Significant discrepancies between the views of the intelligence analysts who wrote the detainee threat assessments and the judges who analyzed them as part of the habeas process are evident in many other detainee cases.
In his detainee assessment brief, Musab al-Mudwani, a Yemeni, is described as "an al-Qaida operative who planned to participate in terrorist operations targeting US forces in Karachi, Pakistan and possibly inside the United States." That claim is based in part on the circumstances of al-Mudwani's capture following a firefight with Pakistani security guards in Karachi at the site of a suspected al-Qaida residence there. Al-Mudwani was also said to have confessed to his al-Qaida associations during interrogations at Guantanamo.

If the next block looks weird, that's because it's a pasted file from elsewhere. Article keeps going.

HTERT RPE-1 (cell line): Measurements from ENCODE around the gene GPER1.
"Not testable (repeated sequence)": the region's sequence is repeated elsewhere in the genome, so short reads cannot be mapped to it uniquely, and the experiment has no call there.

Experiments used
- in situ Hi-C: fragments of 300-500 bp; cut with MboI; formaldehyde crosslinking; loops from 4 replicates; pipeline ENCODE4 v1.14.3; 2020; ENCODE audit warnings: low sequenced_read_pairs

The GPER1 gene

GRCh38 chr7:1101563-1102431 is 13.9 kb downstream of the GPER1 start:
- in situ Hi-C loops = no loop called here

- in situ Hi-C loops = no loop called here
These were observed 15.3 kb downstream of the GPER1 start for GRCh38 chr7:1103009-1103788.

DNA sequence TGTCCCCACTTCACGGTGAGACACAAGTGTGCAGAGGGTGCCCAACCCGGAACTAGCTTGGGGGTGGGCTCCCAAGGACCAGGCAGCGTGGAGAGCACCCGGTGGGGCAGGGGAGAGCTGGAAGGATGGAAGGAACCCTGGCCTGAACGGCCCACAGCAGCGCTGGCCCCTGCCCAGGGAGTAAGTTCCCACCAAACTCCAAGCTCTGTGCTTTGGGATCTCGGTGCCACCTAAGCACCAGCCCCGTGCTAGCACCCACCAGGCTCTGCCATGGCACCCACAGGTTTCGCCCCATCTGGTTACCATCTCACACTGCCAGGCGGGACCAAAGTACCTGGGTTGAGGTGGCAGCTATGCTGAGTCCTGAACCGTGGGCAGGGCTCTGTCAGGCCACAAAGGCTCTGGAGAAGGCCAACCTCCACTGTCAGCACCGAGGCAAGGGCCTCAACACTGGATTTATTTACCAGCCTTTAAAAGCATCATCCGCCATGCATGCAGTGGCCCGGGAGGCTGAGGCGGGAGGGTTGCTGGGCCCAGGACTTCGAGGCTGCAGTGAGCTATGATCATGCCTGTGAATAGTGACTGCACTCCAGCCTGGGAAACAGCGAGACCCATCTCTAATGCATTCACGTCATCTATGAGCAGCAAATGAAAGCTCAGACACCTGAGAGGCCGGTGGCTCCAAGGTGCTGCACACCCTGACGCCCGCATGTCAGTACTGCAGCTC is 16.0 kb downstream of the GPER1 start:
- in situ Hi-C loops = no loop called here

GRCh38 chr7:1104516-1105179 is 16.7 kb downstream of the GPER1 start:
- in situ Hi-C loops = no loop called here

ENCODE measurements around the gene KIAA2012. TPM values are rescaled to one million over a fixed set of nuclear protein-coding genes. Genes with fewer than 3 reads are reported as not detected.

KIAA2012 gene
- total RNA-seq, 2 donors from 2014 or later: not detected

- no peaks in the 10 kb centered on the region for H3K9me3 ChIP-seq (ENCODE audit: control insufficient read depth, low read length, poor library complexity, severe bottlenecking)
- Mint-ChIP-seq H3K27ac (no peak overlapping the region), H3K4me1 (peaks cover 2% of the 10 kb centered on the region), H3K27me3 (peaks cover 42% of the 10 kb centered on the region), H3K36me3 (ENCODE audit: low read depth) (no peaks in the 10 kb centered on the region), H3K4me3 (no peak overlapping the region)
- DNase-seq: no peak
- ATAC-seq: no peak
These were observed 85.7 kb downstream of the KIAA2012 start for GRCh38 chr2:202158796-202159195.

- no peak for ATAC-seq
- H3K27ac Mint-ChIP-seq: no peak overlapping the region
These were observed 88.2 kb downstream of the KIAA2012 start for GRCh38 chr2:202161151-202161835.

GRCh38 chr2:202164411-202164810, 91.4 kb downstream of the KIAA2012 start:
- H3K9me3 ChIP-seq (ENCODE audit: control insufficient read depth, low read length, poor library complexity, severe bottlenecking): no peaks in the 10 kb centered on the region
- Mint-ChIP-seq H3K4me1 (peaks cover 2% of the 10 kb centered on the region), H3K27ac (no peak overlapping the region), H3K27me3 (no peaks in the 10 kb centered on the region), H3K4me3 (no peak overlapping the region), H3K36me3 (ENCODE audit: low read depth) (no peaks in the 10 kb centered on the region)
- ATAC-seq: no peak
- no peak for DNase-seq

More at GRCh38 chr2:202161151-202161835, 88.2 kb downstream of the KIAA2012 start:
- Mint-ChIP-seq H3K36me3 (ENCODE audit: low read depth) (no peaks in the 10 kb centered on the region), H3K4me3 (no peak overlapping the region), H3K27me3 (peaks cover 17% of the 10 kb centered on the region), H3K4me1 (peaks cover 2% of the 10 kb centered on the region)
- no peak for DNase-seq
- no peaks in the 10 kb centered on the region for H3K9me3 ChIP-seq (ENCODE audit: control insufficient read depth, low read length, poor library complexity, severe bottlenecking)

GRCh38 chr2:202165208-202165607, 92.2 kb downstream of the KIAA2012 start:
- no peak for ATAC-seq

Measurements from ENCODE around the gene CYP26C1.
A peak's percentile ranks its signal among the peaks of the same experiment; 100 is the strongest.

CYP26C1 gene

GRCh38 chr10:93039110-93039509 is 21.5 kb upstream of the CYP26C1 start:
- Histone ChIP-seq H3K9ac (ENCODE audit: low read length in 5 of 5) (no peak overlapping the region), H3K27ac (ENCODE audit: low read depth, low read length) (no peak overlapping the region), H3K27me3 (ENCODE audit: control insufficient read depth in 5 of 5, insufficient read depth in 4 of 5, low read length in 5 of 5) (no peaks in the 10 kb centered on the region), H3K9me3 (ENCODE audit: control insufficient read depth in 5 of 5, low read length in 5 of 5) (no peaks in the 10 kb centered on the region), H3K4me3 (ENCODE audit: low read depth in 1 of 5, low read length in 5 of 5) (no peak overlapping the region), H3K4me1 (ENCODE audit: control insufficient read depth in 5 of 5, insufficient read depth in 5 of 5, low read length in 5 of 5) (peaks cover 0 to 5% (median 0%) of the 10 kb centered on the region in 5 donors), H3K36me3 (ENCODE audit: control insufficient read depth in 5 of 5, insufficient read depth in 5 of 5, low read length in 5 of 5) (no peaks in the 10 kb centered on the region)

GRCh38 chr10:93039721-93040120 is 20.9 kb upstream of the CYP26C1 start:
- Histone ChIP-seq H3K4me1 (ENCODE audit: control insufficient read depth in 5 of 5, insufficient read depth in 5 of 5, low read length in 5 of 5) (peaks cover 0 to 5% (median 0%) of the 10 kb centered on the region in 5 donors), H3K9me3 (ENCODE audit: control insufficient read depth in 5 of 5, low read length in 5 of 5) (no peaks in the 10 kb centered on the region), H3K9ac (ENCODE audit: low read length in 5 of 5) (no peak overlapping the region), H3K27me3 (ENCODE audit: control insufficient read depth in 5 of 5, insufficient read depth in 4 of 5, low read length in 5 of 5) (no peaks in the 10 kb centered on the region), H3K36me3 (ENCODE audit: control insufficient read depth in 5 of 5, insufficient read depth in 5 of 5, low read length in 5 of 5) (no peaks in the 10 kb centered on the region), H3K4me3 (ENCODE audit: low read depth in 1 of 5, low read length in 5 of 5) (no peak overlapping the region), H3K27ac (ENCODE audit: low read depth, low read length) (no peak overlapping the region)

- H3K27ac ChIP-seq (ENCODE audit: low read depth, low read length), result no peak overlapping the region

The federal judge who considered al-Mudwani's habeas petition, Thomas F. Hogan, was not persuaded by the government's evidence presentation. Of 26 statements introduced by the government in support of its argument that al-Mudwani should be indefinitely detained at Guantanamo, Hogan threw out 23.
"There is no evidence that he fired a weapon in battle or was on the front lines," Hogan wrote. "There is also no evidence that he planned, participated in, or knew of any terrorist plots. ... The Court fails to see how, based on the record, Petitioner poses any greater threat than the dozens of detainees who recently have been transferred or cleared for transfer."
Hogan also concluded that al-Mudwani, who had been subject to "coercive" interrogation in Afghanistan before being transferred to Guantanamo, had been so traumatized by his interrogation experience that his subsequent testimony was tainted. The judg nonetheless approved the government's request that al-Mudwani remain in detention, pointing out that in his judgment the government only had to demonstrate that al-Mudwani was a "part of" al-Qaida in order to justify his continued detention.